Furthermore, the online platform allows for the student to easily switch between teachers and still have the same personalized experience throughout their time at AltSchool.

“When students move on to a new teacher, all of the knowledge of the student’s work over the year is traditionally lost,” Kelson says. “Whereas through all of the documentation, the next teacher has the benefit of [having] all the information about the child and can continue to provide personalized education.”

As the student progresses through AltSchool, a “learner portrait” is created which combines all of their work and development.

“When [the student] graduates to go to high school, there is a lot of great knowledge captured about the child,” Kelson says.

With this new method of schooling, parents must make a huge decision regarding the style of education they want to pursue for their children. Since the curriculum constantly changes due to the feedback that AltSchool implements on a regular basis, parents will often have to proceed not knowing exactly what their child will be doing each year.

“It is a leap of faith in some ways for a family to go to a new school,” Kelson says. “For families to want a more traditional school, at this point in our growth, this may not be the perfect fit for them.”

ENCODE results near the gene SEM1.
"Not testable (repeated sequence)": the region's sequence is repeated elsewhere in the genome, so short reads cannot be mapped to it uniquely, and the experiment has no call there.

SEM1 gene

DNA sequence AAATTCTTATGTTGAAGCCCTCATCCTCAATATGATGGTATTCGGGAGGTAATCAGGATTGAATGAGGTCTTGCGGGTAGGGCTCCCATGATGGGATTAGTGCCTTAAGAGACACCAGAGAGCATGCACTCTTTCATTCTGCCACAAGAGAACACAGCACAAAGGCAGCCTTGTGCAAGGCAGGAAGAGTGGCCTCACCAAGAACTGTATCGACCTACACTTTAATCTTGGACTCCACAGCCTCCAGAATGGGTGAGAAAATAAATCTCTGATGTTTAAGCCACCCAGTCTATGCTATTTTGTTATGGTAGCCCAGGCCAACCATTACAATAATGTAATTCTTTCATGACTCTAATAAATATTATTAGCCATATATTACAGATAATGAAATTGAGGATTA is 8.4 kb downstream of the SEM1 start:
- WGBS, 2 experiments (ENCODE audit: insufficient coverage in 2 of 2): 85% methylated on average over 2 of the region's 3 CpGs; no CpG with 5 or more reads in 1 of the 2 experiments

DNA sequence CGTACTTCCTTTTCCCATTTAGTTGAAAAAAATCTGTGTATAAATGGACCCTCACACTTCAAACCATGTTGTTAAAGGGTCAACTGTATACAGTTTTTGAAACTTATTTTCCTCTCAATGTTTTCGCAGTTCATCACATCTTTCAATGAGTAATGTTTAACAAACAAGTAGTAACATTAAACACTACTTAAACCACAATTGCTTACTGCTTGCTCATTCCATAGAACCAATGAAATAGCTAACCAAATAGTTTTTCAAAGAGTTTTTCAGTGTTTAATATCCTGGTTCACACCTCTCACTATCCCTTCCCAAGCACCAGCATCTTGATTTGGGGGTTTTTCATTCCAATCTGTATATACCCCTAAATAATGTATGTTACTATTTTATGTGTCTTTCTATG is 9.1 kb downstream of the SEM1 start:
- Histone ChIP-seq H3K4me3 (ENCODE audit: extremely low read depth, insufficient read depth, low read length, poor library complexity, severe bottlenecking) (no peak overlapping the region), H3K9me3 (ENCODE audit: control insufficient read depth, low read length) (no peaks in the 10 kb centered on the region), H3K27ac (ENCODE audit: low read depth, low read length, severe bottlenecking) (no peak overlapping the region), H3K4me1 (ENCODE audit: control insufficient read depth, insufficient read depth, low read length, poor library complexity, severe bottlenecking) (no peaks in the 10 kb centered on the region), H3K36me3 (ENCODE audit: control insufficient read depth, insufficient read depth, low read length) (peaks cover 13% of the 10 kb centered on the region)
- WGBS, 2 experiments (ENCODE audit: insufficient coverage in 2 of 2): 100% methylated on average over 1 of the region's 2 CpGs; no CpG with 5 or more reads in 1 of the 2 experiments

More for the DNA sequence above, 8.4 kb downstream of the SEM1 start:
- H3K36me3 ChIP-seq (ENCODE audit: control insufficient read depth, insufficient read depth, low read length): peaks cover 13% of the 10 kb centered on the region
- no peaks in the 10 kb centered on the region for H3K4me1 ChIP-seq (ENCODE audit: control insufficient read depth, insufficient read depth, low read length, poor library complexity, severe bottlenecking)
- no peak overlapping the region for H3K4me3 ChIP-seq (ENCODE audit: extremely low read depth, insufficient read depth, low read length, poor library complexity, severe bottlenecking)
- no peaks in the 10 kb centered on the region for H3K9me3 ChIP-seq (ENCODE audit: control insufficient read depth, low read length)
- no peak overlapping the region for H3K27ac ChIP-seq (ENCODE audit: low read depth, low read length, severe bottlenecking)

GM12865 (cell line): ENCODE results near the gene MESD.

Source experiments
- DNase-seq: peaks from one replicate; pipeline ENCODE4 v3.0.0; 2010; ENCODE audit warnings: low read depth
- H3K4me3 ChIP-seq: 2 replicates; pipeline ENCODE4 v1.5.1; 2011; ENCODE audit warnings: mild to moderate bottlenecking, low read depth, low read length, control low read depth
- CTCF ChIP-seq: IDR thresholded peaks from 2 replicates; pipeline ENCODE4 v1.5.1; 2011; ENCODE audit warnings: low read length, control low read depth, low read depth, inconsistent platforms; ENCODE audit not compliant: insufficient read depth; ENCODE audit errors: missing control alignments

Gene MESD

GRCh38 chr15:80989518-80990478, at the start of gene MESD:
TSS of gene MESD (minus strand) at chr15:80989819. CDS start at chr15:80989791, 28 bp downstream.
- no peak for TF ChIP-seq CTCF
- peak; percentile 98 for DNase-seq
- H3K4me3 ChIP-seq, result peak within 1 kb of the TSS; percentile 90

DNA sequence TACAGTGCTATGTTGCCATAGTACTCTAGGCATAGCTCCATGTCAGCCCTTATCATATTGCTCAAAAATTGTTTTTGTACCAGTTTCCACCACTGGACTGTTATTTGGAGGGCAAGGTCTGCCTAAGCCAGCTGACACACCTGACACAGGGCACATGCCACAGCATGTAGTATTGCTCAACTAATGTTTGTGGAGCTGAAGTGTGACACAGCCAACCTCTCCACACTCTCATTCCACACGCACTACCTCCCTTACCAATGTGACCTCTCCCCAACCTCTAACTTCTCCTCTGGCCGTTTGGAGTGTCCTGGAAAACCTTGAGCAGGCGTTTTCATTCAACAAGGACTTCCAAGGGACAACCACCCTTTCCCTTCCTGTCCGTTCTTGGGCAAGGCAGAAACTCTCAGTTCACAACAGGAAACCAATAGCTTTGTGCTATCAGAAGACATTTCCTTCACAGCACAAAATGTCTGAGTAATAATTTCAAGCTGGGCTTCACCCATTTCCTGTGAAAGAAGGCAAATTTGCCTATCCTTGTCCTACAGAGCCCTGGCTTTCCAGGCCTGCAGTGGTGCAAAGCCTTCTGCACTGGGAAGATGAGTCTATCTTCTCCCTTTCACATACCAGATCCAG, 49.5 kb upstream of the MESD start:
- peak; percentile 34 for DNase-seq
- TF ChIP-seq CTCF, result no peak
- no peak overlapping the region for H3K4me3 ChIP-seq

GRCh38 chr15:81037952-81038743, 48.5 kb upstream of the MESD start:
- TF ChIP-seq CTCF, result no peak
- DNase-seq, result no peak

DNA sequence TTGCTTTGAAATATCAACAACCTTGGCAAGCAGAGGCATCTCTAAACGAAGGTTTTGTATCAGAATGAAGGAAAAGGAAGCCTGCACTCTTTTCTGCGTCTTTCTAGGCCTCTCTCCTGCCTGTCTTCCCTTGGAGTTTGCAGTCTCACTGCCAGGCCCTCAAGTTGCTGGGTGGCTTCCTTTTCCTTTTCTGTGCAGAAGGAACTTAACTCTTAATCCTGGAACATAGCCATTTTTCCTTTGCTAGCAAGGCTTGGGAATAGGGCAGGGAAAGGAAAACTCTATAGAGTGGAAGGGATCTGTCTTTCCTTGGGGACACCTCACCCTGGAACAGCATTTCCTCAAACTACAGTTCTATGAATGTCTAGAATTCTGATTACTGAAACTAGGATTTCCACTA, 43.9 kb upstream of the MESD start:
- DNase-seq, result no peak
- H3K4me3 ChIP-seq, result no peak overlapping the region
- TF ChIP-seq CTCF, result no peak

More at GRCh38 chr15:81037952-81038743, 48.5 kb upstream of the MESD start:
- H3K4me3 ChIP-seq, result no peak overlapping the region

However, AltSchool may be the right fit for parents who want a rigorous, standards-based education that is personalized with a focus on experimental and project-based learning.

“Our choice of AltSchool specifically had the most to do with a concierge approach to education,” Pacchini says. “Our child is very strong in certain areas and needs encouragement in others, which is nicely handled at AltSchool.”

Along with students, teachers have also viewed this as an opportunity to be a part of a change in education.

“What attracts a wide range of teachers to AltSchool is the autonomy that they get within their classroom,” Kelson says. “They are given the tools they need to succeed and the ability to tailor learning based on their students’ interests and needs.”

Jamie Stewart, a member of AltSchool’s Education Team, emphasizes the values which AltSchool stands by as more than academics, but as an all-encompassing learning experience that will ready the child for their long life ahead of them.

“We are setting students up to be successful with not only the academic challenges that they may be faced with after they leave AltSchool, but also [with] the challenges of navigating an ever-evolving world,” Stewart says. “Our goal is for AltSchool students to leave with both an exceptional base of academic skills and also a deep understanding of their own passions, strengths and challenges.”

For students like Pacchini’s child, AltSchool has inspired him to be excited about learning, school and the challenges that lie ahead of him.

RoyMap“Our child has been at AltSchool since the beginning of this year,” Pacchini says. “Prior to this year, he [my child] dreaded going to school. After the initial adjustment to a new envrionment, he is confident, happy and a very well-adjusted social being.”